If you were there, you get it
if you weren't there, then
this is your chance to catch up and get it. What is it, you ask?
Why, Ramones fever, of course! The new Ramones It's
Alive release from Rhino Home Video documents over twenty
years of live shows from what is arguably the greatest American
ever. If you don't believe, then check out this
amazing 2 disc set featuring around four hours of music and awesome
From the earliest documented Ramones shows at the infamous CBGB
where all the original dudes are skinnier than I ever believed
skinny could be and younger than I can ever remember being myself
to stadium shows in the late 90's featuring a more mature but
just as rocking line-up, this collection is essential Ramones
watching. The first show on the DVD is amazingly tight for a band
of toothpicky fourteen year olds clad in leather and white shirts.
By the show at Max's Kansas City almost two years later the music
is heavier and more complex (about as complex as The Ramones ever
got, actually) but the boys still looked a bit young for the part.
Almost a month later in the early summer of '76 the band had reached
the image that would stick for the next twenty
years, accompanying the sound of rock music as some folks wish
it still was. The next CBGB installment in the summer of '77 really
has the band in fine form, playing classic songs like "Blitzkrieg
Bop" and "Sheena Is A Punk Rocker", but still a
bit rougher around the edges than they would eventually become.
The remainder of disc one focuses on performances from the later
half of 1977, illustrating just how fast the Ramones took their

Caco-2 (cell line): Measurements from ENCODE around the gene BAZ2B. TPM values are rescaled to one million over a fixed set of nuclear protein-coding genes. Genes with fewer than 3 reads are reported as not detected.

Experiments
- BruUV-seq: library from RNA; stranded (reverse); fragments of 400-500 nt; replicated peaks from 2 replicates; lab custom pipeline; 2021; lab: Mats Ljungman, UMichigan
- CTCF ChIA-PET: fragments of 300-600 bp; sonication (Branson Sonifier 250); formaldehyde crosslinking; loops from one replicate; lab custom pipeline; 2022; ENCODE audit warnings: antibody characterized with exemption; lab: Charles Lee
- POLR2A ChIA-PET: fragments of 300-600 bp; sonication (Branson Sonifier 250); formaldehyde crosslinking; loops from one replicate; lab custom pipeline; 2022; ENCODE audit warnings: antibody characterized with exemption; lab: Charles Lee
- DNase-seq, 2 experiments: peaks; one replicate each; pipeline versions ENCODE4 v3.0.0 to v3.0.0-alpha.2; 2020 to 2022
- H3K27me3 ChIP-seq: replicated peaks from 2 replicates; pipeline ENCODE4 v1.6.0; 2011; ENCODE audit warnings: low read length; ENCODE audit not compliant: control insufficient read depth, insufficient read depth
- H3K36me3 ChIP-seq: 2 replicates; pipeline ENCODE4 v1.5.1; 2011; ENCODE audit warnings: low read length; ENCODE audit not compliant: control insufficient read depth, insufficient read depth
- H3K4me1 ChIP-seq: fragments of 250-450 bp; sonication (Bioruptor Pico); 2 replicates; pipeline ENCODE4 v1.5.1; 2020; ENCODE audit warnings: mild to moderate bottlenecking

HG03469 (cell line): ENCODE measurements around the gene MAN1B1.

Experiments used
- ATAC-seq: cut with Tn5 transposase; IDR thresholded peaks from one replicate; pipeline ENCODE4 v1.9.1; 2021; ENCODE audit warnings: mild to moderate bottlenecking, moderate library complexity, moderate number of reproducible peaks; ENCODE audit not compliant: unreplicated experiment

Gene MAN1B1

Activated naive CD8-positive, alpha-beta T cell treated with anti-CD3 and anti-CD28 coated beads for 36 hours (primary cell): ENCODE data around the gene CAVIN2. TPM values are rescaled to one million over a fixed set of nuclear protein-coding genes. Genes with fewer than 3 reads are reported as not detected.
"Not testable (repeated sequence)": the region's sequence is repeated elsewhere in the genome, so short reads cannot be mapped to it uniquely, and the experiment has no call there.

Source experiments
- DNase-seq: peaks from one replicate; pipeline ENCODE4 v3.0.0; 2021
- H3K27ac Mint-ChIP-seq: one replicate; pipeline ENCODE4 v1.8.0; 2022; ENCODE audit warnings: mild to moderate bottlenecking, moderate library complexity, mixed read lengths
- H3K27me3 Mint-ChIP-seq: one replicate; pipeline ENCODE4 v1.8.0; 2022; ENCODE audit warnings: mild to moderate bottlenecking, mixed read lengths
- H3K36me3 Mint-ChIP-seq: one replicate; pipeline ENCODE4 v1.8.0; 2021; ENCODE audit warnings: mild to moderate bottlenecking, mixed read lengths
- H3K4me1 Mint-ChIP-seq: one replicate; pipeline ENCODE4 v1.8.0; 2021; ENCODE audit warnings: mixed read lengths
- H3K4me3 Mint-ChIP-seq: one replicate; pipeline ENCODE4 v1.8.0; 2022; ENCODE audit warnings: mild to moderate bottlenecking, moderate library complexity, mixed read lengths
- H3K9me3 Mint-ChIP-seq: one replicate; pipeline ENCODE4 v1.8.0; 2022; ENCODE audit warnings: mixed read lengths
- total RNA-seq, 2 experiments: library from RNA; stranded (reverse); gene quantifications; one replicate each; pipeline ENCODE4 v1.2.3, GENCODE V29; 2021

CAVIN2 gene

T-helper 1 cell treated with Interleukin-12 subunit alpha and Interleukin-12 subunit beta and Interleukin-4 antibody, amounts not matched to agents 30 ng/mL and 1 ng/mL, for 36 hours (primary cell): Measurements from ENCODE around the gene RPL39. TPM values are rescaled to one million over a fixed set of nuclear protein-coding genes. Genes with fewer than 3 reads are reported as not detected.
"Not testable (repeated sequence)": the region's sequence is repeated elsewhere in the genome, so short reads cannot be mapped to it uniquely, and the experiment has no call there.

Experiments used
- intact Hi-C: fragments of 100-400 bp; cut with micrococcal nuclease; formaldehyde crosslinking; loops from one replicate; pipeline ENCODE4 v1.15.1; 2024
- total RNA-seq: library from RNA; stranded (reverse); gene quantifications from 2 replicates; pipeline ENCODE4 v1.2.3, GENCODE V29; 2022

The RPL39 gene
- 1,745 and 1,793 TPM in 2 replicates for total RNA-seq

Beach Boys-gone-loud sound and polished it up just a bit
more to the fine grit for which they've come to be known.
Disc two shows the band traveling around the world, writing new
songs, and maturing as performers. The Ramones grew to the size
of their crowds, turning from moppy-headed young punks to full-blown
moppy-headed older punks with smoother demeanors but the same
gritty penchant for rocking. The Old Grey Whistle Test performance
from 1978 is electric, filled with the kind of energy that is
still indelibly linked to the name Ramones. By the time the band
returned to play in 1985 there was a new rhythm section but there
was no doubt the Ramones still ruled the punk rock scene
The version of "Chasing The Night" is incredible, complete
with growly vocals and stuttering guitar, and while the band seems
more docile with the new line-up, there is still something magnetic
about the music. The final included show from 1996 in Buenos Aires
shows a band that has grown older, switched from black hair dye
to blonde, changed some rhythm players, but continues to rock
like no one's business. The power of the Ramones is obvious when
listening to the final track here, an amazingly raucous version
of "Blitzkrieg Bop".
As the credits roll, it's obvious that the Ramones were different
in punk rock - the fans are smiling, normal-looking kids who are
just up for having a good time, rather than the stereotypical
sneering pierced and leather-clad punk rocker we tend to romanticize.
The Ramones were fun, and these DVDs illustrate just how fun the
band was. The musical world has a huge debt to pay to the Ramones,
and I believe that this DVD collection makes it crystal clear
just how influential the band was throughout its career. But I
guess what this DVD reminds me most of all is that the thing I
really miss is DeeDee shouting out "one, two, three,
four!" at the beginning of every song in a tempo that has
nothing to do with the actual tempo of the song that starts
That Johnny somehow maintained that horrible Mosrite tone
throughout the life of the band, but made it sound good
And that Joey, in all his gruffness, was really quite smooth
and maintained his typical stoic rock'n'roll persona 'til the
This is classic Ramones footage of classic Ramones songs
well worth the price of admission. Long live rock!
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